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Overplayed or not, one of the most delightful aspects of the Christmastime holidays is the glorious music that floats everywhere. There is in fact a very large variety of flavors of it, and alleluia for that. There’s Bing crooning White Christmas, vast choirs raising the roofbeams with Hallelujahs, boys’ choirs sounding like angels, medieval madrigalesque tunes with exotic-timbred winds, strings, and drums, country-western songbirds warbling plaintive homespun yearnings, jazzy choirs or bands syncopating and jiving through the old tunes, and I love the lot, although I think it should be a felony to begin commercial Christmas-themed advertising displays of any sort (visual or audio) until after Thanksgiving.

Most of the above descriptions refer to what’s available on CD, radio, or TV. What may well be missing from too many people’s experiences is the same that may be missing in general: 1) Hearing the music live, either in a formal concert or informally in from carolers (does anyone do this door to door any more?) and 2) Doing It Yourself. The iPod and all its cousins have brought us instant and ubiquitous access to every shred of audio or visual material (albeit in Lilliputian format), but this same ease of access also brings us distance from the process of making music ourselves, which is apparently and sadly an endangered charm unique to the the human species.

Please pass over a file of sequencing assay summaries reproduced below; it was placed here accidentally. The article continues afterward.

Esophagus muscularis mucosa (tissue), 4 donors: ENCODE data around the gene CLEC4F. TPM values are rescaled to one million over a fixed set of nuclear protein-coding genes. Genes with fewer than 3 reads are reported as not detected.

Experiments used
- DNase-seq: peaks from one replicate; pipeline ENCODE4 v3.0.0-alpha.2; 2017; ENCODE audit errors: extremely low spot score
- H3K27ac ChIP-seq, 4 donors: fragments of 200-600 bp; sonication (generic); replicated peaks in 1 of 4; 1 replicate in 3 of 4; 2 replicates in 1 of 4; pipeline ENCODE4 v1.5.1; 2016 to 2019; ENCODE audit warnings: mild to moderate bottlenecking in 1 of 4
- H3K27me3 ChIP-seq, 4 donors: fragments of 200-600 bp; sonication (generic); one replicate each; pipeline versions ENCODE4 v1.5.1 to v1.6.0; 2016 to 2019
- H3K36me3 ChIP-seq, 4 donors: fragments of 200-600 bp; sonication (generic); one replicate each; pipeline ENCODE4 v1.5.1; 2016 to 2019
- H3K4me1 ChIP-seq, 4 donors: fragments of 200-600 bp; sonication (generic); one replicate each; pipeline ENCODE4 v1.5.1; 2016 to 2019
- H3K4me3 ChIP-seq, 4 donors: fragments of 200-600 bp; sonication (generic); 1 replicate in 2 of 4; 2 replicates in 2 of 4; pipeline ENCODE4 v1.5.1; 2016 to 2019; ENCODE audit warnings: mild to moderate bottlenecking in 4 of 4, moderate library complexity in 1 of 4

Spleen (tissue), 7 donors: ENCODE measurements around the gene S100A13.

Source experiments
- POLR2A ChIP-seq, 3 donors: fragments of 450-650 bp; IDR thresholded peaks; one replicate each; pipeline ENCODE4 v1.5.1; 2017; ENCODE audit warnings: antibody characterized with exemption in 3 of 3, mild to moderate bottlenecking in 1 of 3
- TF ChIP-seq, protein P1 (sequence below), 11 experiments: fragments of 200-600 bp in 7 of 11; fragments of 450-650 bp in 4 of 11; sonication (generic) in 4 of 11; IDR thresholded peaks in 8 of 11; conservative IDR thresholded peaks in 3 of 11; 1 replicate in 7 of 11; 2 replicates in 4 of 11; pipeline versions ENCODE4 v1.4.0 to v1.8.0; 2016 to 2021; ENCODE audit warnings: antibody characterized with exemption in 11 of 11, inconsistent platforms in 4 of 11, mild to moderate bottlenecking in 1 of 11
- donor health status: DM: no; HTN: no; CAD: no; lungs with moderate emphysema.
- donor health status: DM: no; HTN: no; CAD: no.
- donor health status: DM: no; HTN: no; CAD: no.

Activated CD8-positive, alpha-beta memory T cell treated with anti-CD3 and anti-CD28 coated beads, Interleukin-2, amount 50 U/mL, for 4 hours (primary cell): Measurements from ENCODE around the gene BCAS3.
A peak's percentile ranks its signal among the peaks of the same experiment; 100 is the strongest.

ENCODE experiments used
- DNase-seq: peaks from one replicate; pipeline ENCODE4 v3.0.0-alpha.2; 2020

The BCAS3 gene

iEverything is an irresistible addiction, but like all addictions, you are very likely going to paying for it by bidding adieu to vital realms of your soul. Music is a gift that is easy to give and to enjoy when you’re making it yourself. I hope you’ve had a chance to sing carols with friends or play horn quartet carol arrangements at assisted living facilities. But whether or not that part has worked out, here’s a quick and easy way to sprinkle some of the magic of holiday music onto your daily musical life as a musician (at any level). We have to practice our instruments daily (or nearly so, even during holidays). To your regular routine, add carols. You have them all in your ear – they have been irreversibly etched into your chromosomes over the years without you having a choice in the matter. Pick a favorite (the simpler the better to start).  Pick a user-friendly key and/or range. Then let your ear inform your embouchure and fingers and find your way through it. Repeat; get those intervals you missed the first time. See if you can get them all by the third time through. Now do it again in another key.

You don’t have to run it through all keys, but if you’re looking for a way to burn off all those cookies, what the hey. It’s snowing outside. You’re not going anywhere. Start on F# this time, see what happens. They don’t teach you this stuff in music school. Doesn’t mean it’s not 1) valuable 2) fun.

Try another tune. You may notice that it’s easier this time. By St. Nicholas, you learned something in your struggles with the tune in that first key. It gets easier! Who knew?!

Go on to longer, more complex tunes. Resist the temptation to look up an ink version of the tune; there’s more vitamins and fun to be reaped from ear-alone efforts.